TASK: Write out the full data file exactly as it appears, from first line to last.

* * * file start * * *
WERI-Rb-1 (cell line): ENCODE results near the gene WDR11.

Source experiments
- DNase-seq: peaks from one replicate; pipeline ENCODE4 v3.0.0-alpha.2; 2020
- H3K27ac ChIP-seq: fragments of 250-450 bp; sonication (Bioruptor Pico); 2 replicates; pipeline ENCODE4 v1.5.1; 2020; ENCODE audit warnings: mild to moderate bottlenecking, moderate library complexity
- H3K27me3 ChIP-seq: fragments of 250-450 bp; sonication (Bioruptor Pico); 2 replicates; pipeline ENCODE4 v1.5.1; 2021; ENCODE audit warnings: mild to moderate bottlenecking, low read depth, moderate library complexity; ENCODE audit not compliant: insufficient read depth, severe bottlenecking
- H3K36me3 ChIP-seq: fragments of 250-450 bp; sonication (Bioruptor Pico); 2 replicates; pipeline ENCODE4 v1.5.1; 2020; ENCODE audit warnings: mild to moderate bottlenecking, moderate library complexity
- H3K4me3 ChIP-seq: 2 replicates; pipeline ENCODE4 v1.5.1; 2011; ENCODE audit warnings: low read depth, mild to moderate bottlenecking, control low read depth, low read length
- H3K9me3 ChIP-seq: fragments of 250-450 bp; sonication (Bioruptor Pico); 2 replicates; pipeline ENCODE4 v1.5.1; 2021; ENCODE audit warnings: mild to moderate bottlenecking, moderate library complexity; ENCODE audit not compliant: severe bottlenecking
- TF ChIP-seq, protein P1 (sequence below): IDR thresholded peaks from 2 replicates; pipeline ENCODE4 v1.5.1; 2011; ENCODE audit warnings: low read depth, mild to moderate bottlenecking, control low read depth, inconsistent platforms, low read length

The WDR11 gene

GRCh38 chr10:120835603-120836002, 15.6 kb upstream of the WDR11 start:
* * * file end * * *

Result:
WERI-Rb-1 (cell line): ENCODE results near the gene WDR11.

Source experiments
- DNase-seq: peaks from one replicate; pipeline ENCODE4 v3.0.0-alpha.2; 2020
- H3K27ac ChIP-seq: fragments of 250-450 bp; sonication (Bioruptor Pico); 2 replicates; pipeline ENCODE4 v1.5.1; 2020; ENCODE audit warnings: mild to moderate bottlenecking, moderate library complexity
- H3K27me3 ChIP-seq: fragments of 250-450 bp; sonication (Bioruptor Pico); 2 replicates; pipeline ENCODE4 v1.5.1; 2021; ENCODE audit warnings: mild to moderate bottlenecking, low read depth, moderate library complexity; ENCODE audit not compliant: insufficient read depth, severe bottlenecking
- H3K36me3 ChIP-seq: fragments of 250-450 bp; sonication (Bioruptor Pico); 2 replicates; pipeline ENCODE4 v1.5.1; 2020; ENCODE audit warnings: mild to moderate bottlenecking, moderate library complexity
- H3K4me3 ChIP-seq: 2 replicates; pipeline ENCODE4 v1.5.1; 2011; ENCODE audit warnings: low read depth, mild to moderate bottlenecking, control low read depth, low read length
- H3K9me3 ChIP-seq: fragments of 250-450 bp; sonication (Bioruptor Pico); 2 replicates; pipeline ENCODE4 v1.5.1; 2021; ENCODE audit warnings: mild to moderate bottlenecking, moderate library complexity; ENCODE audit not compliant: severe bottlenecking
- TF ChIP-seq, protein P1 (sequence below): IDR thresholded peaks from 2 replicates; pipeline ENCODE4 v1.5.1; 2011; ENCODE audit warnings: low read depth, mild to moderate bottlenecking, control low read depth, inconsistent platforms, low read length

The WDR11 gene

GRCh38 chr10:120835603-120836002, 15.6 kb upstream of the WDR11 start: